CySEC AML compliance

AML Compliance Culture for CySEC Regulated Entities

Entities authorised and supervised by the Cyprus Securities and Exchange Commission (CySEC) face a significant challenge in ensuring compliance with the Anti-Money Laundering (AML) Framework. This challenge hinges on the cultivation of a robust compliance culture. It involves implementing measures and controls at both organisational and departmental levels, as well as fostering a culture of individual responsibility.

Over the past decade, entities regulated by CySEC have been obligated to meet a plethora of regulatory requirements addressing substantial risks related to money laundering and terrorist financing (ML/TF). Given the continuously evolving landscape of ML/TF practices and methods, it is imperative that relevant stakeholders remain vigilant and proactive in identifying and mitigating these risks.

Throughout this article, the SALVUS Regulatory Compliance team delves into the AML Regulatory Framework that applies to CySEC regulated entities and anticipated regulatory updates. Additionally, the team emphasises the importance of a robust compliance culture and the effective assessment and management of the ML/TF risks. The article centers on the following key areas:

1. The AML regulatory framework
2. Upcoming regulatory developments
3. The compliance culture
4. Assessment & management of the ML/TF risks

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1. The AML regulatory framework

As a European Union (EU) member, Cyprus is obligated to maintain consistent rules and practices, in line with other EU Member States, to prevent money laundering and terrorist financing. To achieve this, Cyprus evaluates and incorporates AML European Directives into its national legislation in a manner that avoids conflicts with existing national laws and regulations.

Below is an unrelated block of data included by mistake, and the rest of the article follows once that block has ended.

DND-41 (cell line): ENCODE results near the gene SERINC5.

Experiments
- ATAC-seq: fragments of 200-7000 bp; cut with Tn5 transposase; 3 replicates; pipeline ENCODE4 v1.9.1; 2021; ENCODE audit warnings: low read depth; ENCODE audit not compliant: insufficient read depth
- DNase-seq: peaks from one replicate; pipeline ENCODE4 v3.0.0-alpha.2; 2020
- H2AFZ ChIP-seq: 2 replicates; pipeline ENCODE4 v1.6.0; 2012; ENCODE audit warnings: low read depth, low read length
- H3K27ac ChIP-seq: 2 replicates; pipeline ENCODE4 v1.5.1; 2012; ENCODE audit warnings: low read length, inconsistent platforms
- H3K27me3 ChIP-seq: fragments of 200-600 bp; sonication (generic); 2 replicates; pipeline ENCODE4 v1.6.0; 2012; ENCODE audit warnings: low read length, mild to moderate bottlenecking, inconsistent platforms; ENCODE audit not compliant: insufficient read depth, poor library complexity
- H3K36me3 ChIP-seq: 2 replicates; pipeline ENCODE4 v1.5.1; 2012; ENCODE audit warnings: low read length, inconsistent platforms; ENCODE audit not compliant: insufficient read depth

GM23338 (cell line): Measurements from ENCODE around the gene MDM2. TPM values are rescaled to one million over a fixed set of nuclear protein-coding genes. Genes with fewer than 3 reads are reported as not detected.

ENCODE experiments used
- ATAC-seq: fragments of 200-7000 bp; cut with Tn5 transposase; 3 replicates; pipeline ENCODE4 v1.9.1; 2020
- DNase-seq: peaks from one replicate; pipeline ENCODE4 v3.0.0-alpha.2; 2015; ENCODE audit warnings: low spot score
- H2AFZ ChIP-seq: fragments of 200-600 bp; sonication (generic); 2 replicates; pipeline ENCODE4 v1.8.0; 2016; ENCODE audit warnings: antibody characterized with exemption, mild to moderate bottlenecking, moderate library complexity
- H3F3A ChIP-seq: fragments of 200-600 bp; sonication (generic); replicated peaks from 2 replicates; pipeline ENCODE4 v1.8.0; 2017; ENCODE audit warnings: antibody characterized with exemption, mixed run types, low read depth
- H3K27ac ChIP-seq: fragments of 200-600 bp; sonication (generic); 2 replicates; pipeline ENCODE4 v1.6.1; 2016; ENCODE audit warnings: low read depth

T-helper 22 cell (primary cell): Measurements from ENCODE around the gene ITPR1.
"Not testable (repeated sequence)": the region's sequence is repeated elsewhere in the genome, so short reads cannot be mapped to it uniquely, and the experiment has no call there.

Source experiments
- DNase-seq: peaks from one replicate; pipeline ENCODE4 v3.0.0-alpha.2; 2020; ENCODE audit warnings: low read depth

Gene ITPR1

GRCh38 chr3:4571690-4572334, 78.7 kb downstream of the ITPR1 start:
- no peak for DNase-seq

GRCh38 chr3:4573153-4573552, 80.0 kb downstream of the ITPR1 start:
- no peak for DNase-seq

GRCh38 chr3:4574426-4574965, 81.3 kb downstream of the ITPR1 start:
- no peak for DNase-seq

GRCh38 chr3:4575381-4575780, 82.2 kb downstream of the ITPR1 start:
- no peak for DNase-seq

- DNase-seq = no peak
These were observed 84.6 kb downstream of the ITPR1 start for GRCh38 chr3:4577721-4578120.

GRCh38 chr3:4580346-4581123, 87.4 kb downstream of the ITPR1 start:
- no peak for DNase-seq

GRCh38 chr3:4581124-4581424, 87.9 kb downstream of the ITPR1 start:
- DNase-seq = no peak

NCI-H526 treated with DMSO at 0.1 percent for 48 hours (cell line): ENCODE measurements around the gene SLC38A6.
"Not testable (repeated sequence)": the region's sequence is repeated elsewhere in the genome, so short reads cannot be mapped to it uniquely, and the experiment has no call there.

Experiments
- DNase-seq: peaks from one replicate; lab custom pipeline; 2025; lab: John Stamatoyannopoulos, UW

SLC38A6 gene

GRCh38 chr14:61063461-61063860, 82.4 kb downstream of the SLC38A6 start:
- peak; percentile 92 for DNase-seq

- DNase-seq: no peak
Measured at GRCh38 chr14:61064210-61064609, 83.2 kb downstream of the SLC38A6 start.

At the national level, Cyprus enforces compliance with the Prevention and Suppression of Money Laundering and Terrorist Financing Law 188(I)/2007, which was enacted in 2007. This law undergoes periodic amendments to address regulatory developments and to tackle money laundering and terrorist financing risks. To ensure adherence to this law, regulated entities receive guidance from competent authorities in the form of complementary directives.

2. Upcoming regulatory developments

The sixth directive is primarily designed to replace the fourth and fifth EU AML Directives, with a core focus on effectively mitigating emerging risks and enhancing transparency. Alongside this directive, a new regulation is under development, with a particular emphasis on customer due diligence and beneficial ownership.

Additionally, preparations are underway for a revision of Regulation (EU) 2015/847, which pertains to the information accompanying fund transfers, in order to enable the tracing of crypto assets. In this context, CySEC has introduced an updated version of the Monthly Prevention Statement, which now applies to Crypto-Asset Services Providers (CASP). This new version mandates the disclosure of:

  • Detailed information on cash deposits of at least EUR 10,000, encompassing:
    • cash, including currency and bearer-negotiable instruments.
    • commodities used as highly liquid stores of value.
    • crypto assets that have undergone mixing at some time in the past.
    • anonymity-enhanced tokens, such as privacy coins.
  • Statistical data concerning suspicious reports submitted to the Financial Intelligence Unit (FIU) pertaining to the aforementioned deposits exceeding EUR 10,000.

We further anticipate the creation of a new European-level AML Authority (AMLA) to oversee AML/CFT matters and facilitate stronger collaboration among European FIUs.

3. The compliance culture

An organisation’s commitment to AML/CFT compliance relies heavily on cultivating a culture of compliance at all levels. In investment and financial institutions, a strong compliance culture is built upon several key factors: